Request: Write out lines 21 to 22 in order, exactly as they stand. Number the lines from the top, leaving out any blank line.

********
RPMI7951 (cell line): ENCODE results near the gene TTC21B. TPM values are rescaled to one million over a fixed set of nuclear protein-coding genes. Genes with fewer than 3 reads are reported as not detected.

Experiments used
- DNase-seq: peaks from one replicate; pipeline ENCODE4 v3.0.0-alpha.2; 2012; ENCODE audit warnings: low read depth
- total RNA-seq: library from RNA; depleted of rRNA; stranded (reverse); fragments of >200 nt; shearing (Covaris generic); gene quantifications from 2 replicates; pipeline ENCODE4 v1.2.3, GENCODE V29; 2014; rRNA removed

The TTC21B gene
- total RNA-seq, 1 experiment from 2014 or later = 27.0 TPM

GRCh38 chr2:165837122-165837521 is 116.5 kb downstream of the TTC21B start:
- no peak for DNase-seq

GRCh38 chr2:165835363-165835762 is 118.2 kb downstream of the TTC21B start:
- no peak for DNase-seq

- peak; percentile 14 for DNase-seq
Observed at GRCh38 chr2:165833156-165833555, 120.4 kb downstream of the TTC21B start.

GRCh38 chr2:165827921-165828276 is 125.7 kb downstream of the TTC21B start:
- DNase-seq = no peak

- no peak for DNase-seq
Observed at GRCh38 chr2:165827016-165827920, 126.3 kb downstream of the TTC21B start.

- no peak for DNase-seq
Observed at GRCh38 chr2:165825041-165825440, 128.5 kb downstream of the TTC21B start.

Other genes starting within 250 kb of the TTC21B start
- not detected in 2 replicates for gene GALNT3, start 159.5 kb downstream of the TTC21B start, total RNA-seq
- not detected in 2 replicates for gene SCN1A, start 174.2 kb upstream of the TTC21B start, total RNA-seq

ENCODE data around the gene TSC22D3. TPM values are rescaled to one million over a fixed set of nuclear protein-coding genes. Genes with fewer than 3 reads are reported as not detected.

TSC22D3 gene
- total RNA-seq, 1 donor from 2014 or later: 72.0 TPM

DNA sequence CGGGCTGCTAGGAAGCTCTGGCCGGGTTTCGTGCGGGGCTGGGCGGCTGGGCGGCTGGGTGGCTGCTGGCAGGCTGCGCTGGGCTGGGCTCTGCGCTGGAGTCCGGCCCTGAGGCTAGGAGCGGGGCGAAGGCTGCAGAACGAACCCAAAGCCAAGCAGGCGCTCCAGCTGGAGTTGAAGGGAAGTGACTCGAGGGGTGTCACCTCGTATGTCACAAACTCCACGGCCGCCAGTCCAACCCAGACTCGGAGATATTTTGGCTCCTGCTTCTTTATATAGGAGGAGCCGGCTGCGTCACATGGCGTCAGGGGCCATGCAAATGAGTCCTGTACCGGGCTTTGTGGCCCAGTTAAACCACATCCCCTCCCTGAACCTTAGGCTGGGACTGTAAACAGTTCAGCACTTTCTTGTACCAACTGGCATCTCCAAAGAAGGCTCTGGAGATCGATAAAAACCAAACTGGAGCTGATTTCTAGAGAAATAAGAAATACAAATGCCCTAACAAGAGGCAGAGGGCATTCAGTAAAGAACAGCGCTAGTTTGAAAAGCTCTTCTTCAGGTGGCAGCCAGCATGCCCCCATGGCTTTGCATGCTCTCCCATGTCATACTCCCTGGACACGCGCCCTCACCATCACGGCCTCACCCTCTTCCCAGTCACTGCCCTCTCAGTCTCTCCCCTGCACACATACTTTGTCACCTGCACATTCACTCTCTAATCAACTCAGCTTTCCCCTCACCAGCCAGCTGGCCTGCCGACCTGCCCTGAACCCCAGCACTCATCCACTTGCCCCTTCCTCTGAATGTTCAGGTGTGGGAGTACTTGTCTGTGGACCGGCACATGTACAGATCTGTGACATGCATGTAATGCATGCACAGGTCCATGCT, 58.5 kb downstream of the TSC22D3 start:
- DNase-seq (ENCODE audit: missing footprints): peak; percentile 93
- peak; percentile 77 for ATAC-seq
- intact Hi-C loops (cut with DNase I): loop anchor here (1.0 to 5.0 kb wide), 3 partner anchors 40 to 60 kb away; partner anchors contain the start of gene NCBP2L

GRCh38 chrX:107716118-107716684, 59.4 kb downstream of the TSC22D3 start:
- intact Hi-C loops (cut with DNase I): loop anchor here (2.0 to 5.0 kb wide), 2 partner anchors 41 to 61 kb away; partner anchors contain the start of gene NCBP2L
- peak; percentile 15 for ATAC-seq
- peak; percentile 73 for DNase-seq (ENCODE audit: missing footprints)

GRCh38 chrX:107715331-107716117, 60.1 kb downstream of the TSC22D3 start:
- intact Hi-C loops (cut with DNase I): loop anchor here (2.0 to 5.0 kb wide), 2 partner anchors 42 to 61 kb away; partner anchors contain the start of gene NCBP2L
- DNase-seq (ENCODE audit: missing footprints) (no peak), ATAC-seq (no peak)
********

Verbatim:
- not detected in 2 replicates for gene SCN1A, start 174.2 kb upstream of the TTC21B start, total RNA-seq

ENCODE data around the gene TSC22D3. TPM values are rescaled to one million over a fixed set of nuclear protein-coding genes. Genes with fewer than 3 reads are reported as not detected.